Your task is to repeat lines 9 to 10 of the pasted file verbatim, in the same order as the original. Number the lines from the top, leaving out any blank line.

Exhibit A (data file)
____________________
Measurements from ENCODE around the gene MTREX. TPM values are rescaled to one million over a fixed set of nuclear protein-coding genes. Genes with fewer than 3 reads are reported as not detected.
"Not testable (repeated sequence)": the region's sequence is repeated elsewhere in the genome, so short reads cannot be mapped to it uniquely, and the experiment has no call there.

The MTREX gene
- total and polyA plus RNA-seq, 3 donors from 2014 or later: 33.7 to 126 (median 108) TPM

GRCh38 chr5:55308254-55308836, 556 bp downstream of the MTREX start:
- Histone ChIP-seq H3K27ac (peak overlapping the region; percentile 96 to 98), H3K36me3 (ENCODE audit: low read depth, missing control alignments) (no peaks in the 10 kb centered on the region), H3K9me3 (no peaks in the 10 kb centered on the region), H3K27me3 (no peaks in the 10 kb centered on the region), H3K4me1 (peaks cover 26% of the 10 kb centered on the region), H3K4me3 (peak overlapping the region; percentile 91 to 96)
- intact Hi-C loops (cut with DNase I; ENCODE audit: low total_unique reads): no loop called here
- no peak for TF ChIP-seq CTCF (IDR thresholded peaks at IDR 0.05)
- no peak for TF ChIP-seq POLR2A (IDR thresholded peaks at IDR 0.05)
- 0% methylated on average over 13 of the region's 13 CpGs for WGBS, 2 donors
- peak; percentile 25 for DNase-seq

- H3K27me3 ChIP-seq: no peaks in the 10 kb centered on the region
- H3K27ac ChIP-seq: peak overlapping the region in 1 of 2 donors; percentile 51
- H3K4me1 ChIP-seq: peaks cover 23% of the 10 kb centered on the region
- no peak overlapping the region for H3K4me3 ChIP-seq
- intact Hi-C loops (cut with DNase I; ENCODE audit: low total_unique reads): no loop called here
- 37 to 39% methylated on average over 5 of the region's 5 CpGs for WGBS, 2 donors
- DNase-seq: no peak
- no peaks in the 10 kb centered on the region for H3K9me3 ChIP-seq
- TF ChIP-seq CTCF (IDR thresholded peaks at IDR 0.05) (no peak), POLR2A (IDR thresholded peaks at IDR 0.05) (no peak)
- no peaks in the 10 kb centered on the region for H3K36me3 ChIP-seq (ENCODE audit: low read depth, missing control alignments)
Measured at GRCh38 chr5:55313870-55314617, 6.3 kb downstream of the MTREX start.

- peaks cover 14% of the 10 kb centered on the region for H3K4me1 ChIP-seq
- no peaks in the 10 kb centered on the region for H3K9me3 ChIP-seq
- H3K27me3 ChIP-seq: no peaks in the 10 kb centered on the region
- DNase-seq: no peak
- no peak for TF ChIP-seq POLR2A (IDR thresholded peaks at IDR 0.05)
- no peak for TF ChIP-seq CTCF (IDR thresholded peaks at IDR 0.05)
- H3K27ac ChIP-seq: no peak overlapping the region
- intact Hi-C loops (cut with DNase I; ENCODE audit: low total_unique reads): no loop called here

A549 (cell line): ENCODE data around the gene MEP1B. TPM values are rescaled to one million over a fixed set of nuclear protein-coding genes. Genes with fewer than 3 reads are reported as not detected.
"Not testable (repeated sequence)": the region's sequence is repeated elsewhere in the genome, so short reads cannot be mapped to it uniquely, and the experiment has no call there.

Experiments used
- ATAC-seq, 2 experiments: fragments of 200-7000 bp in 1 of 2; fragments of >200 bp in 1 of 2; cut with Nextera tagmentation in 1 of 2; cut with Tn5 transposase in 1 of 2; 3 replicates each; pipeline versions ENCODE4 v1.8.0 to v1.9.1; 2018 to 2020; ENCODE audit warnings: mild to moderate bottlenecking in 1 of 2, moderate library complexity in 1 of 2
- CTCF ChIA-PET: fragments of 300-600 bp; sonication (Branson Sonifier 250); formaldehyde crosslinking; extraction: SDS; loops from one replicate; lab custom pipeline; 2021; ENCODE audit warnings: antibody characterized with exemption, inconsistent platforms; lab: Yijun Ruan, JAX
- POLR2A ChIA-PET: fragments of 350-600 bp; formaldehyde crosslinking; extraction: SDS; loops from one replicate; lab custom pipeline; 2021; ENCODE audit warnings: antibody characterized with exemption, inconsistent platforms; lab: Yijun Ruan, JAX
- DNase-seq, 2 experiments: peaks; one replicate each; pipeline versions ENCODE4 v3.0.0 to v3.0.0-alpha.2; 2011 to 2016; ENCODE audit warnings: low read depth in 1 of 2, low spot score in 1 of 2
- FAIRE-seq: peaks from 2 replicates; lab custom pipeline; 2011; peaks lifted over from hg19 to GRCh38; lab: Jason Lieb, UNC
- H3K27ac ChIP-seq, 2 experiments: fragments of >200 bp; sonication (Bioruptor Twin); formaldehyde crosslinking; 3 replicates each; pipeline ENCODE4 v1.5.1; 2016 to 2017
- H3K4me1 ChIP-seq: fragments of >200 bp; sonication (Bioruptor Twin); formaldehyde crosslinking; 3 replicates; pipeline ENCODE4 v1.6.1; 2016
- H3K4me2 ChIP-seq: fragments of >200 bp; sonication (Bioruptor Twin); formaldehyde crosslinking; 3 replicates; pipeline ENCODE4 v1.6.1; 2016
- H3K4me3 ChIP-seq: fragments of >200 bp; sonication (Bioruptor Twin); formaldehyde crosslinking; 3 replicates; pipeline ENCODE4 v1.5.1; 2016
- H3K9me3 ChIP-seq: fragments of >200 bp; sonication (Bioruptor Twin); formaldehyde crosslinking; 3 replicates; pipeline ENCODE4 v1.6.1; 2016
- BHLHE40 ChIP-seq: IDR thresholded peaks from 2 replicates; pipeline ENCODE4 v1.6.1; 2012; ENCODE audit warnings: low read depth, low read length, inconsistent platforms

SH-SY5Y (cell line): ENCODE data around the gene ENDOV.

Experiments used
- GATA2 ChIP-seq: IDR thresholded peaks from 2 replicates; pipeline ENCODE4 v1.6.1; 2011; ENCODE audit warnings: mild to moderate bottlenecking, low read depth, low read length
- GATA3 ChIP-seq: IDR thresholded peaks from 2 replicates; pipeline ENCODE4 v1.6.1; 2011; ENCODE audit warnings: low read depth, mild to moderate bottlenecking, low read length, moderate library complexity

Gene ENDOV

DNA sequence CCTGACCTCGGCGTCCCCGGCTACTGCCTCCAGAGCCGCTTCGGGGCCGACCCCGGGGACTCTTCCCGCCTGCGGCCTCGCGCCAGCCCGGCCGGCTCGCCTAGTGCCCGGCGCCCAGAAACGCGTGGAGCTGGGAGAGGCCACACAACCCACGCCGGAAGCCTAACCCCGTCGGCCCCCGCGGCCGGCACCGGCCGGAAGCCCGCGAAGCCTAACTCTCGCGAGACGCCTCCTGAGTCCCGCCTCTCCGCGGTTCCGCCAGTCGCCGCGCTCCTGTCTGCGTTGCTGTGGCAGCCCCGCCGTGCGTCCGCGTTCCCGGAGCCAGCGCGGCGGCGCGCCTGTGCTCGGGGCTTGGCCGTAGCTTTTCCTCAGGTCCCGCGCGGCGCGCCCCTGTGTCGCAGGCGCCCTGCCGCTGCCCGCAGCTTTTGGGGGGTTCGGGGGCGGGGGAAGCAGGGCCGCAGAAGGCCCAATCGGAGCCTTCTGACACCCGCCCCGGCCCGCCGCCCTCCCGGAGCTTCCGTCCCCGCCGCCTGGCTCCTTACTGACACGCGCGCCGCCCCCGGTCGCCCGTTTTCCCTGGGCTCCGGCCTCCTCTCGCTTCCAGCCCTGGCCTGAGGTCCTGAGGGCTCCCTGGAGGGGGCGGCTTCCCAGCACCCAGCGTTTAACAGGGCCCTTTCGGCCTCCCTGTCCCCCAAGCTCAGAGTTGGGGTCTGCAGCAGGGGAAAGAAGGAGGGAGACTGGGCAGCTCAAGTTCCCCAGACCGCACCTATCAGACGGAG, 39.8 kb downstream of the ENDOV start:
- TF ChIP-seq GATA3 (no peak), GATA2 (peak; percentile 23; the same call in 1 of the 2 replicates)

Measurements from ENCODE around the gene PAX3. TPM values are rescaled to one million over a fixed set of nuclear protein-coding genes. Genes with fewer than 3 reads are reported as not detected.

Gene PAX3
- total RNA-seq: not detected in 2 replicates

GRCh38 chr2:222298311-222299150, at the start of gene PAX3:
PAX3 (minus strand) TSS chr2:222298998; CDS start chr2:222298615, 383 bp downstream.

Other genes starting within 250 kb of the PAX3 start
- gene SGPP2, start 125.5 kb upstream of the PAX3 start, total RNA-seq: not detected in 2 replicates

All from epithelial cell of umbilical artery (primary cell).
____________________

- no peak for TF ChIP-seq POLR2A (IDR thresholded peaks at IDR 0.05)
- 0% methylated on average over 13 of the region's 13 CpGs for WGBS, 2 donors